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Spencer Hess and Laurie Johnson talk about the “Spoils of Egypt” concept from Christian theology, how it has operated in the past, and what is keeping people from using it now. In the past, Christian theologians have often “plundered” secular theology for its riches, taking what was useful and true in light of Christian revelation, and leaving what was not.
Today, much philosophy is left un-plundered because it is perceived to be “evil” and untouchable. This is certainly true of critical theory and Marxism. But while much of the positive claims of Marxism, such as atheism and materialism, can and should be left behind, the deposit of negative theory regarding the abstract and impersonal domination of capital and the market ought to be carried off as spoils, because in order to get anything done we must understand our world accurately. As an example, the “Benedict Option” Christians understand that liberalism has changed their world and needs to be rejected, but their response of cloistering in manufacturing towns and trying to please the capitalist owners indicates they do not yet understand the effects of the impersonal domination of the capitalist system.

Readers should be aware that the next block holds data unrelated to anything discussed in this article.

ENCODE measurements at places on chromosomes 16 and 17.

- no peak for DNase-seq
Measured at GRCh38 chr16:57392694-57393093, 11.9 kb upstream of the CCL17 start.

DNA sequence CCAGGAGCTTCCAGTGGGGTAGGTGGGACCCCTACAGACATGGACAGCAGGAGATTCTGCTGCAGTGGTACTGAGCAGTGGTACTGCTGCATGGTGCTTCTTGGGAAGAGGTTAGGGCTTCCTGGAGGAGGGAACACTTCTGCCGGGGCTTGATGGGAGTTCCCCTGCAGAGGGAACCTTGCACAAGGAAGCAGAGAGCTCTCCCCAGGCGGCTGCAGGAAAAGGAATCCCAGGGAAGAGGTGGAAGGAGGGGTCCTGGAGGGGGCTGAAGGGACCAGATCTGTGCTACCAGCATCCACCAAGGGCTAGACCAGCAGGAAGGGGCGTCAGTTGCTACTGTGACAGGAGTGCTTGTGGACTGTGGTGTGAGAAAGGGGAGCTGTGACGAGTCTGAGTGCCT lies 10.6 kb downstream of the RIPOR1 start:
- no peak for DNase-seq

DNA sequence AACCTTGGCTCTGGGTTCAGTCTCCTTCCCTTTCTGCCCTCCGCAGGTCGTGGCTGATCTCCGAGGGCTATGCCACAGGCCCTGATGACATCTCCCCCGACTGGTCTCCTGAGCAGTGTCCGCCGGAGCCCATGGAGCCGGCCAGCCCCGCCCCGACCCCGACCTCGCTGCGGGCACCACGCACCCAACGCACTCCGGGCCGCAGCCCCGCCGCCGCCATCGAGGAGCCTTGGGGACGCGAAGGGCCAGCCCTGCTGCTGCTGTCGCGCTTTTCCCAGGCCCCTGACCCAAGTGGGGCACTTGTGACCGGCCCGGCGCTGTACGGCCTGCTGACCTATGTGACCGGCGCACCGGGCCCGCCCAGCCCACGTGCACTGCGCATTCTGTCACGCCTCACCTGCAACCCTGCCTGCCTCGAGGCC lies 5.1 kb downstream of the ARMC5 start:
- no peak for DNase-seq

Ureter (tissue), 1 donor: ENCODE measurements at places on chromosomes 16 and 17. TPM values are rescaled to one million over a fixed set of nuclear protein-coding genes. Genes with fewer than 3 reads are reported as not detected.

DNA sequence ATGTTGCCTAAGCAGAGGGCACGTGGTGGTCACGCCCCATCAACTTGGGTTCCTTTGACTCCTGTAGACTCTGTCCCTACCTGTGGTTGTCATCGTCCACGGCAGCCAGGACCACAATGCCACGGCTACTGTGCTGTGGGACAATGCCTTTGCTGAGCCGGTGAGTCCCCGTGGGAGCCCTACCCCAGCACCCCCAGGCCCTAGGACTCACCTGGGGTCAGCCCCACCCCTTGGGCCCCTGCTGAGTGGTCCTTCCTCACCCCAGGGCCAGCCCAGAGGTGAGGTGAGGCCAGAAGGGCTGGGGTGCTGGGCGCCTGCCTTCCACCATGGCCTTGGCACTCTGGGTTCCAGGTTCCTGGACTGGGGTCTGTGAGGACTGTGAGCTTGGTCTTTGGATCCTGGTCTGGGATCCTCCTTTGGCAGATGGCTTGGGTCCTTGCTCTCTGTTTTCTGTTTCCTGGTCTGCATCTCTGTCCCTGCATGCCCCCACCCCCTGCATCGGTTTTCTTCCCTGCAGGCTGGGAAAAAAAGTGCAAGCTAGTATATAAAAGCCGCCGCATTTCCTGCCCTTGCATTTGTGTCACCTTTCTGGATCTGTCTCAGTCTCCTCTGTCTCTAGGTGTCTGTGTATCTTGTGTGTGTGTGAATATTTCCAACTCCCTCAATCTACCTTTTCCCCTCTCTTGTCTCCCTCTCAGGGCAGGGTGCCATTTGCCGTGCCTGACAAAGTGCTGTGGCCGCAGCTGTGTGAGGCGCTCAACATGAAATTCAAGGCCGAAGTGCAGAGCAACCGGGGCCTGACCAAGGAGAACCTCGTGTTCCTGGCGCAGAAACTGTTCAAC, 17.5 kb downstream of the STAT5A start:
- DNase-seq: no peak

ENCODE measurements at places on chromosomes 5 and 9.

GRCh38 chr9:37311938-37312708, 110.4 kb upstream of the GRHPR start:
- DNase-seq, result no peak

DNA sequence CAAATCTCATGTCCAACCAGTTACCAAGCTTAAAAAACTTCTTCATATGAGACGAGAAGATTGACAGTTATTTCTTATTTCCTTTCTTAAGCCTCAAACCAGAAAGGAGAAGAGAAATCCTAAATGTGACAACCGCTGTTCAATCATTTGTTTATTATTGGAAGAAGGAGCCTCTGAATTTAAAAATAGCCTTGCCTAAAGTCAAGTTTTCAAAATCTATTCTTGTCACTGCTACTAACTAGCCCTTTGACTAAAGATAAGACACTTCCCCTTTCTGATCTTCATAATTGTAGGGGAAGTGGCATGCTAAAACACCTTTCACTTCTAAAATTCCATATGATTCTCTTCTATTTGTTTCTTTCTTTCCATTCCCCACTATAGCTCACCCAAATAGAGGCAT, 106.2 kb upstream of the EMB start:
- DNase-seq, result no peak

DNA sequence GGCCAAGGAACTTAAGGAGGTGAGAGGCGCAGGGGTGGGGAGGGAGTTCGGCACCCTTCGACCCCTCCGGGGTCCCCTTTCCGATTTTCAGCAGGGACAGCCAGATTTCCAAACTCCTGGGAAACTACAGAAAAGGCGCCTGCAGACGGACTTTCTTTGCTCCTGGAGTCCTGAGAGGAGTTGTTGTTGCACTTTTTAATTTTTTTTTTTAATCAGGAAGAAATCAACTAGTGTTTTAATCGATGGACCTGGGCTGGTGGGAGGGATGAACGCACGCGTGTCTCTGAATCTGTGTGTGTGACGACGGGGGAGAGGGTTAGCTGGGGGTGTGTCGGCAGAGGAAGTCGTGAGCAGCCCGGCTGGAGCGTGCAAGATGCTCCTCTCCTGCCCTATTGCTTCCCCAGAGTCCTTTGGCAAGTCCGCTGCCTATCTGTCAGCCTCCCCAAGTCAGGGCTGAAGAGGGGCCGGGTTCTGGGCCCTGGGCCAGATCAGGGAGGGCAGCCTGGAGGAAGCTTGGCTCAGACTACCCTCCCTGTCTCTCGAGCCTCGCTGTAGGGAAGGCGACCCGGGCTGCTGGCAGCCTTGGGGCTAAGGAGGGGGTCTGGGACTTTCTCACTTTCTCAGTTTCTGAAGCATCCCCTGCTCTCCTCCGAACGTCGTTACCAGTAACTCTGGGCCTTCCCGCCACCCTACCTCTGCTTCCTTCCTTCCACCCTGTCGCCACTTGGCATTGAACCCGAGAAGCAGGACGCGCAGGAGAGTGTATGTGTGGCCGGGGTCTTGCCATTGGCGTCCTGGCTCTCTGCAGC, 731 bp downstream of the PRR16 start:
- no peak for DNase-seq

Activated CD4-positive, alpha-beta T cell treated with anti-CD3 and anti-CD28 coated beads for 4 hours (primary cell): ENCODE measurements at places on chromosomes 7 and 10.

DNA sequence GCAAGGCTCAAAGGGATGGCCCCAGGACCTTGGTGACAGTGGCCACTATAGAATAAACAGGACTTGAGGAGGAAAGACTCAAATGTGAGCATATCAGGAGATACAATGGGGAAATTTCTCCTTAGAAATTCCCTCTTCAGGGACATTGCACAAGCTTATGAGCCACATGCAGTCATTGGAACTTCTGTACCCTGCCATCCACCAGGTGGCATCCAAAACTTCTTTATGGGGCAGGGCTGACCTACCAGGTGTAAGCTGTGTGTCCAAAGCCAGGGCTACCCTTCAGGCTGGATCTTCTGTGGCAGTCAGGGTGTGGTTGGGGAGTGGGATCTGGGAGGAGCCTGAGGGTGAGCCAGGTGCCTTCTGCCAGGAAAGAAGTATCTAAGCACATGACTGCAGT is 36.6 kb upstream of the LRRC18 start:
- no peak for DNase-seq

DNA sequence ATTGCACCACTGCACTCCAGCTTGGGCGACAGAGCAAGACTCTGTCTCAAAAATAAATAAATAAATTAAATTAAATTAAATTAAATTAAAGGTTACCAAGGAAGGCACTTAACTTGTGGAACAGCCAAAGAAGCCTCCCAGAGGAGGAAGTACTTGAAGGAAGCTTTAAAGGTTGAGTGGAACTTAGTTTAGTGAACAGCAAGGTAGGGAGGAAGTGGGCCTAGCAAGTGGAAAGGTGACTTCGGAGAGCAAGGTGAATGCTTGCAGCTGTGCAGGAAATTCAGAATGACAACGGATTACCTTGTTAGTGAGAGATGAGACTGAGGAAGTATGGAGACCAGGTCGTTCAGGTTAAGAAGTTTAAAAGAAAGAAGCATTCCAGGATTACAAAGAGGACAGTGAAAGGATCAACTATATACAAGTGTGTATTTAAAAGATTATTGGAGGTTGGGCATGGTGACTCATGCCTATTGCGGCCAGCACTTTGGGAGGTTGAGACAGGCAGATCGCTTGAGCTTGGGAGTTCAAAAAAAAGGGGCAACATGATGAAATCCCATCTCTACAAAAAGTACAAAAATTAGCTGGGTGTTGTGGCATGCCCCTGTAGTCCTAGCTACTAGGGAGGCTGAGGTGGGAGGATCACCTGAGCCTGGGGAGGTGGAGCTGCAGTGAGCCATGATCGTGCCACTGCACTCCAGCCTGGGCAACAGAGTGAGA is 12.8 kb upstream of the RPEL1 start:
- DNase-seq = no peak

There is no easy compromise with the globalized capitalist system that will allow us to withdraw to little communities in peace.
“Spoils from Egypt: Contemporary Theology and Non-Foundationalist Thought,” Phenomenologies de l’ange, 1995.
Ellen Wood, The Origins of Agrarian Capitalism
The Chosen, Amazon Prime TV Series
Rod Dreher, The Benedict Option
Milton Friedman, Free to Choose, PBS documentary
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